U.S. President Donald Trump is taking massive action to tackle the COVID-19 crisis as the clock is ticking toward November, and experts say the elections will be a referendum on Trump’s ability to both fight the virus and to deal with its damage to the economy.
“Trump isn’t running against Joe Biden. He’s running against the coronavirus,” Republican Strategist and TV news personality Ford O’Connell told Xinhua.
Christopher Galdieri, assistant professor at Saint Anselm College, echoed one of those thoughts.
“I really do think this is going to be a referendum on how Trump is handling this more than anything else,” he told Xinhua.
Trump not only has to contain the spread of the virus, but needs to make sure it does not “kill” the U.S. economy, as businesses are shutting down, and retail and restaurant workers are being told to stay home. All of these could do major damage to the retail, home building and restaurant sectors, not to mention U.S. markets, and the damage could spill over into other industries.
The White House is scrambling to take action.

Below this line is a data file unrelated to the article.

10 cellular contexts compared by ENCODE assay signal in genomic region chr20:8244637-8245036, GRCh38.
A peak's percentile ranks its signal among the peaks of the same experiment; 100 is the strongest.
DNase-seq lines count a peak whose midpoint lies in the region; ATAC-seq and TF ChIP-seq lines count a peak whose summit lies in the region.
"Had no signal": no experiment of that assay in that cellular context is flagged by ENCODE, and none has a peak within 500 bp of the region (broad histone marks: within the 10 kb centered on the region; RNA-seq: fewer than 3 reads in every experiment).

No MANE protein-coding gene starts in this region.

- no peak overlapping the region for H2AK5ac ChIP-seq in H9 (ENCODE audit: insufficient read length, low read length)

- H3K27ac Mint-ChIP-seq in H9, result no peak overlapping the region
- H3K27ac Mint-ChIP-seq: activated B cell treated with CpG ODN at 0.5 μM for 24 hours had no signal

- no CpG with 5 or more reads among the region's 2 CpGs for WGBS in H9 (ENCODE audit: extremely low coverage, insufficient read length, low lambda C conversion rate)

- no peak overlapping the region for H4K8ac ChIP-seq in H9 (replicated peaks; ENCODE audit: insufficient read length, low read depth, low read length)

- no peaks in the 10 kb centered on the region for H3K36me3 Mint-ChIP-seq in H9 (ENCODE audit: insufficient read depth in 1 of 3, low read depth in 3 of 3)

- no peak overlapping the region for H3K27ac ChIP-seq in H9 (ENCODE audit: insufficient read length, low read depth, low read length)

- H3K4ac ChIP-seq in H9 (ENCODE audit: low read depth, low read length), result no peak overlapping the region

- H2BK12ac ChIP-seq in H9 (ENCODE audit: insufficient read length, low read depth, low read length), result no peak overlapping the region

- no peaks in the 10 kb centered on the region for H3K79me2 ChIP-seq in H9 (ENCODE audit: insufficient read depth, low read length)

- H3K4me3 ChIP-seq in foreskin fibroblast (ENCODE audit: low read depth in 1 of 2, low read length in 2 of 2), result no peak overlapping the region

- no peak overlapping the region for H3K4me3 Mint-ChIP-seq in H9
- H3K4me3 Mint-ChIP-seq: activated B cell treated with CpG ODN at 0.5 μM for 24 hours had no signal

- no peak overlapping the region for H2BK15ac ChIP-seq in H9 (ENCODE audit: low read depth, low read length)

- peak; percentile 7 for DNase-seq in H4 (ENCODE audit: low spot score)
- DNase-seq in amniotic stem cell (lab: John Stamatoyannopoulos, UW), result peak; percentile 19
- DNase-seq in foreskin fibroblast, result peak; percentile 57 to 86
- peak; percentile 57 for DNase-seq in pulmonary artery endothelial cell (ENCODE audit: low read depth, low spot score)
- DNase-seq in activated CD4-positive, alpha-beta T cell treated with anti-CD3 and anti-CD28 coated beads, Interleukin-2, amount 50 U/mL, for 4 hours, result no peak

The U.S. Federal Emergency Management Agency is distributing over 8 million N95 respirator masks and millions of face masks, and a massive U.S. Naval hospital ship will deploy to New York City — the epicenter of the virus. Trump last week signed a law to allow millions of facial masks used for industrial purposes to be used at hospitals, and the White House is pushing companies to come up with a vaccine as soon as possible.
On the economic front, the Dow Jones Industrial Average surged over 2,000 points Tuesday on hopes that a massive coronavirus rescue package would soon pass.
The total package comes to 6 trillion U.S. dollars — the biggest in U.S. history, top White House economic aide Larry Kudlow said Tuesday in a press briefing.
But ultimately, the outcome in terms of unemployment and people’s financial situations remains unknown. While some economists predict a sharp decline and later an equally sharp rebound, others remain unsure.
“Unemployment is going to rise sharply in the coming months, so that will be a challenge for Trump’s re-election.
When conditions deteriorate, voters get more negative about presidents,” Brookings Institution Senior Fellow Darrell West told Xinhua.
“If we’re still locked down and getting conflicting advice from state and federal officials and unemployment is at 30 percent, it’s tough to see him winning,” said Galdieri.
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Source: by Matthew Rusling – WASHINGTON, Xinhua